drwx——. root root system_u:object_r:cachefiles_var_t:s0 cache
drwx——. root root system_u:object_r:cachefiles_var_t:s0 graveyard
When the cache is set up correctly, you will see two directories as above. You can type the following command to list files and cache size:
# find
# du -sh

Sample outputs:

How do I see FS-Cache statistics?

Simply type the following command:
# cat /proc/fs/fscache/stats

Sample outputs:

FS-Cache statistics
Cookies: idx=30 dat=7895 spc=0
Objects: alc=7164 nal=0 avl=7164 ded=4261
ChkAux : non=0 ok=3727 upd=0 obs=3
Pages  : mrk=59000 unc=37195
Acquire: n=7925 nul=0 noc=0 ok=7925 nbf=0 oom=0
Lookups: n=7164 neg=3429 pos=3735 crt=3429 tmo=0
Updates: n=0 nul=0 run=0
Relinqs: n=5022 nul=0 wcr=0 rtr=22
AttrChg: n=0 ok=0 nbf=0 oom=0 run=0
Allocs : n=0 ok=0 wt=0 nbf=0 int=0
Allocs : ops=0 owt=0 abt=0
Retrvls: n=7307 ok=3324 wt=1540 nod=3243 nbf=740 int=0 oom=0
Retrvls: ops=6567 owt=1672 abt=0
Stores : n=32683 ok=32683 agn=0 nbf=0 oom=0
Stores : ops=5842 run=38525 pgs=32683 rxd=32683 olm=0
VmScan : nos=181 gon=0 bsy=0 can=0
Ops    : pend=1695 run=12409 enq=38525 can=0 rej=0
Ops    : dfr=21 rel=12409 gc=21
CacheOp: alo=0 luo=0 luc=0 gro=0
CacheOp: upo=0 dro=0 pto=0 atc=0 syn=0
CacheOp: rap=0 ras=0 alp=0 als=0 wrp=0 ucp=0 dsp=0
You can see the caching state of individual mountpoints can be examined through other /proc files.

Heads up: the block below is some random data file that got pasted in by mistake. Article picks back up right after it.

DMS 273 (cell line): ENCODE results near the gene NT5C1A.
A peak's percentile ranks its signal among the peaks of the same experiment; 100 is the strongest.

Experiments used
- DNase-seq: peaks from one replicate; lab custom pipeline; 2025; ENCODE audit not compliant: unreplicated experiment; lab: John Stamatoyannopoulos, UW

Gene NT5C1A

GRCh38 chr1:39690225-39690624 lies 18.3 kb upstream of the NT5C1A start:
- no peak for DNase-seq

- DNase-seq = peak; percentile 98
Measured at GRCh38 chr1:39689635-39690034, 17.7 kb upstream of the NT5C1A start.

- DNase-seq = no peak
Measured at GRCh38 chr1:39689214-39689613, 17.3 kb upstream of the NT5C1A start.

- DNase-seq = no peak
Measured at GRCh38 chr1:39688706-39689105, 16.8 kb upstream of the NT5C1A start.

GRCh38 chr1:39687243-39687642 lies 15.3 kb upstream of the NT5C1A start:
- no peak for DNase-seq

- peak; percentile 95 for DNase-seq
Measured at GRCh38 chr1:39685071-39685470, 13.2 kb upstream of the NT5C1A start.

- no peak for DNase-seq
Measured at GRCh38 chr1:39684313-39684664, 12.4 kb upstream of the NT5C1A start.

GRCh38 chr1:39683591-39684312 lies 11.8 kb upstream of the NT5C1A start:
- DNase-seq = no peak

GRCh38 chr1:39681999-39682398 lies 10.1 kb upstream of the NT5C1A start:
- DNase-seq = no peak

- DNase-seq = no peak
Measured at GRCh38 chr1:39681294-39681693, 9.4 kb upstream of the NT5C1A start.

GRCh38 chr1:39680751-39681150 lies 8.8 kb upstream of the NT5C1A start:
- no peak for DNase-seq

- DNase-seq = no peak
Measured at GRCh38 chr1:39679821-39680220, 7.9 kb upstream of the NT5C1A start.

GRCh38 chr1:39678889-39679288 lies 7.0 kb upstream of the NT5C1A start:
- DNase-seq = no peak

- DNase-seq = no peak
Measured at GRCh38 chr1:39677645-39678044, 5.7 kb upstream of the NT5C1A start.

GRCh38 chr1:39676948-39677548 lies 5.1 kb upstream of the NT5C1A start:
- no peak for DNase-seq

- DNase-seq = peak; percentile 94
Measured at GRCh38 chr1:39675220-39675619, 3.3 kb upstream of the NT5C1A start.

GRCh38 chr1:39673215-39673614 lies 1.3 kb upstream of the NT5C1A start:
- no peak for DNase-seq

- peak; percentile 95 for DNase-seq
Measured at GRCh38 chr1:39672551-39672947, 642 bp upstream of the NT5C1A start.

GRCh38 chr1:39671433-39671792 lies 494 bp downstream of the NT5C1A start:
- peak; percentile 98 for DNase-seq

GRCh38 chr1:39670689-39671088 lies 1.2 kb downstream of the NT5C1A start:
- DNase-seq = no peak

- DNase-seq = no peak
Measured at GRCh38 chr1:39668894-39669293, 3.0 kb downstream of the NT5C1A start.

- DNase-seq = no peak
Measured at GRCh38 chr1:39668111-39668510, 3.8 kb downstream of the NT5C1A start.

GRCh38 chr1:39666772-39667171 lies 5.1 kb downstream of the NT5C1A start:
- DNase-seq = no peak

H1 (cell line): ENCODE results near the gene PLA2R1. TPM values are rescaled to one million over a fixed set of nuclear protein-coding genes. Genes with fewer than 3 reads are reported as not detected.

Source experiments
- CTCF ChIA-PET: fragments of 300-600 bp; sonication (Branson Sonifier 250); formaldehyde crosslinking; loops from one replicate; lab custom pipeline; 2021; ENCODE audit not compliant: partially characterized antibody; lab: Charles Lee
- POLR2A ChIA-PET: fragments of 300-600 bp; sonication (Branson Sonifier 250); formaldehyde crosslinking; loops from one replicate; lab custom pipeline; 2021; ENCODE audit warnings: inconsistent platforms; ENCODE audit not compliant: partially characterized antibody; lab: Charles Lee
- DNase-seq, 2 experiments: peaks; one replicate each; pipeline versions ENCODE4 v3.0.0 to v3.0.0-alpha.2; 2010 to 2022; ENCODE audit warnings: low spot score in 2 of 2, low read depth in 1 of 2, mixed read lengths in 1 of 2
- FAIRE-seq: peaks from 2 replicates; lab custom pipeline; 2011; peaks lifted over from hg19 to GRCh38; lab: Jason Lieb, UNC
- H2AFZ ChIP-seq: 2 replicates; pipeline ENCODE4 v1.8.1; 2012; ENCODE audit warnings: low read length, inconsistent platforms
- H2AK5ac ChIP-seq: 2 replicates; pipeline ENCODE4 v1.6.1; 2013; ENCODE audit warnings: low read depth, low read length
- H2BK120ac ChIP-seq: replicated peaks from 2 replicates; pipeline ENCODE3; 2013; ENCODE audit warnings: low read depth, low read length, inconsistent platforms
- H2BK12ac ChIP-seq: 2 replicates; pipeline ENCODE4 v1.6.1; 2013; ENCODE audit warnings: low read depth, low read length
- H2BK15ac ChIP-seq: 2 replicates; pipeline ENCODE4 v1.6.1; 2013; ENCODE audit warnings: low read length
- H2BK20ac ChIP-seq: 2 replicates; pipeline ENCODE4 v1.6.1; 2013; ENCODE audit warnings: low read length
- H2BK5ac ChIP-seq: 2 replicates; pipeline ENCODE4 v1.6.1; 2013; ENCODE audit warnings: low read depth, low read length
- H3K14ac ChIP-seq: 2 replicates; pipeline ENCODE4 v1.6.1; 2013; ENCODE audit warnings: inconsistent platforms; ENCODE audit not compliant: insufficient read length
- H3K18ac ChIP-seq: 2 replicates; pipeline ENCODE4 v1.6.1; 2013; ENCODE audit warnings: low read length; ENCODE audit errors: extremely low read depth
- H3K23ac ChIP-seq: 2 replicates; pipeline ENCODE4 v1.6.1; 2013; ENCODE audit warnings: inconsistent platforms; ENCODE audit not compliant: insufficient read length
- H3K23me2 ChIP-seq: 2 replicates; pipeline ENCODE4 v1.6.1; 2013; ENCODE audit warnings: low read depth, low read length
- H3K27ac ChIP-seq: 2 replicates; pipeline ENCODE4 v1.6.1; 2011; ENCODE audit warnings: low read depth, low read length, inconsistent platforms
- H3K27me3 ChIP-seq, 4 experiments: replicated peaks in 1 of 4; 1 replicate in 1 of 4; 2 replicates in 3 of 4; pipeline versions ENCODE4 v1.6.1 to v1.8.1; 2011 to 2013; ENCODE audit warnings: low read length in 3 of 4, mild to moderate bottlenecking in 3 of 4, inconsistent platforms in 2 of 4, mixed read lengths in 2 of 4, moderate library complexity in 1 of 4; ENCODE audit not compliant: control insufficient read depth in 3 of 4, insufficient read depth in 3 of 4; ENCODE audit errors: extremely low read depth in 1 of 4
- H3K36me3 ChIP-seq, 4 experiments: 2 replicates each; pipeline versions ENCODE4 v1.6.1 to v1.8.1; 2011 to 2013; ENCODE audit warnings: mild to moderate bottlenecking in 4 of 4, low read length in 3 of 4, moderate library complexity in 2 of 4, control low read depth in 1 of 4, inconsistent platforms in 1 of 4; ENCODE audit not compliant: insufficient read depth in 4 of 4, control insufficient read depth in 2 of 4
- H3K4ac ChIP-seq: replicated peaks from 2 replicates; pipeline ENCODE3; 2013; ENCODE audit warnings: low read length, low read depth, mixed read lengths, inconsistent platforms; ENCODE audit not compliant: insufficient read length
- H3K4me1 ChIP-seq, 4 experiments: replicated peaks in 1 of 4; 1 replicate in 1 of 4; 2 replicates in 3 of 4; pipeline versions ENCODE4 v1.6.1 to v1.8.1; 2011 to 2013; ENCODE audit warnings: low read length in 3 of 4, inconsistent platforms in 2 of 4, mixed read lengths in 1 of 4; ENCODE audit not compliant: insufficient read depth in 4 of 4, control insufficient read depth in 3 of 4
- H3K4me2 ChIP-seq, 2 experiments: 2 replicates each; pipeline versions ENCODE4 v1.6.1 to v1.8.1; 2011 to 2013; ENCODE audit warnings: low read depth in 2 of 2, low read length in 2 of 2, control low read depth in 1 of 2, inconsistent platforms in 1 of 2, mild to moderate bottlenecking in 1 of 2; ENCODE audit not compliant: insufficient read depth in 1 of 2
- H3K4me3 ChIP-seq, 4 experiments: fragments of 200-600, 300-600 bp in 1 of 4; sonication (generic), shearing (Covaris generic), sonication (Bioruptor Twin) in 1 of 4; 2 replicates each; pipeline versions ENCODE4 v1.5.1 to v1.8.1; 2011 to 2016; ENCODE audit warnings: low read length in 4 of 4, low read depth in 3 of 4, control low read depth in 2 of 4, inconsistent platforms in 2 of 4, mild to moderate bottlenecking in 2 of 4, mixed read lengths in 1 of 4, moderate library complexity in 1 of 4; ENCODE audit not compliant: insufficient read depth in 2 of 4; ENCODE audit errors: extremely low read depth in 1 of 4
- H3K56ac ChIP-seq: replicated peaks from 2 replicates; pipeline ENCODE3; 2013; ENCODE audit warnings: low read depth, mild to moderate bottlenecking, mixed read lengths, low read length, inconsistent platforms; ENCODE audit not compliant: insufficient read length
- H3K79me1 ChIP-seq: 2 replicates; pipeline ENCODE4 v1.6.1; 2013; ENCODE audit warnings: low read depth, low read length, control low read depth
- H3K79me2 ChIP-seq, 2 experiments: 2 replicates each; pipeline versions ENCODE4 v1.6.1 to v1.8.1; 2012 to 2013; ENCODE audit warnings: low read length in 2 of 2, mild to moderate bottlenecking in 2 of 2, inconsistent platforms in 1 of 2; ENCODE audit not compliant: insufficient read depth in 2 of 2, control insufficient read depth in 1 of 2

# cat /proc/fs/nfsfs/servers

Sample outputs:

v4 0a0a1d44  801   1 nas042
# cat /proc/fs/nfsfs/volumes

Sample outputs:

NV SERVER   PORT DEV     FSID              FSC
v4 0a0a1d44  801 0:20    147f55ffe88547d2  yes
Note down the output of the “FSC” column. It always says “yes” when the system has been asked to cache a particular NFS, and “no” when it hasn’t.

How do I test CacheFS?

Copy files from NFS server to local hard drive:

time cp /path/to/nfs/mnt/point/bigfile.gz /tmp
#### this should speed up as bigfile.gz is in cache now #####
time cp /path/to/nfs/mnt/point/bigfile.gz /dev/null
In this example copy data.tar.bz2 (78MB) from nfs to /tmp (init cache):
$ time cp data.tar.bz2 /tmp

Sample outputs:

real 0m7.023s
user 0m0.000s
sys 0m0.185s
Copy data.tar.bz2 to /dev/null from NFS again (i.e. get it from cache):
$ time cp data.tar.bz2 /dev/null

Sample outputs:

real 0m0.027s
user 0m0.000s
sys 0m0.026s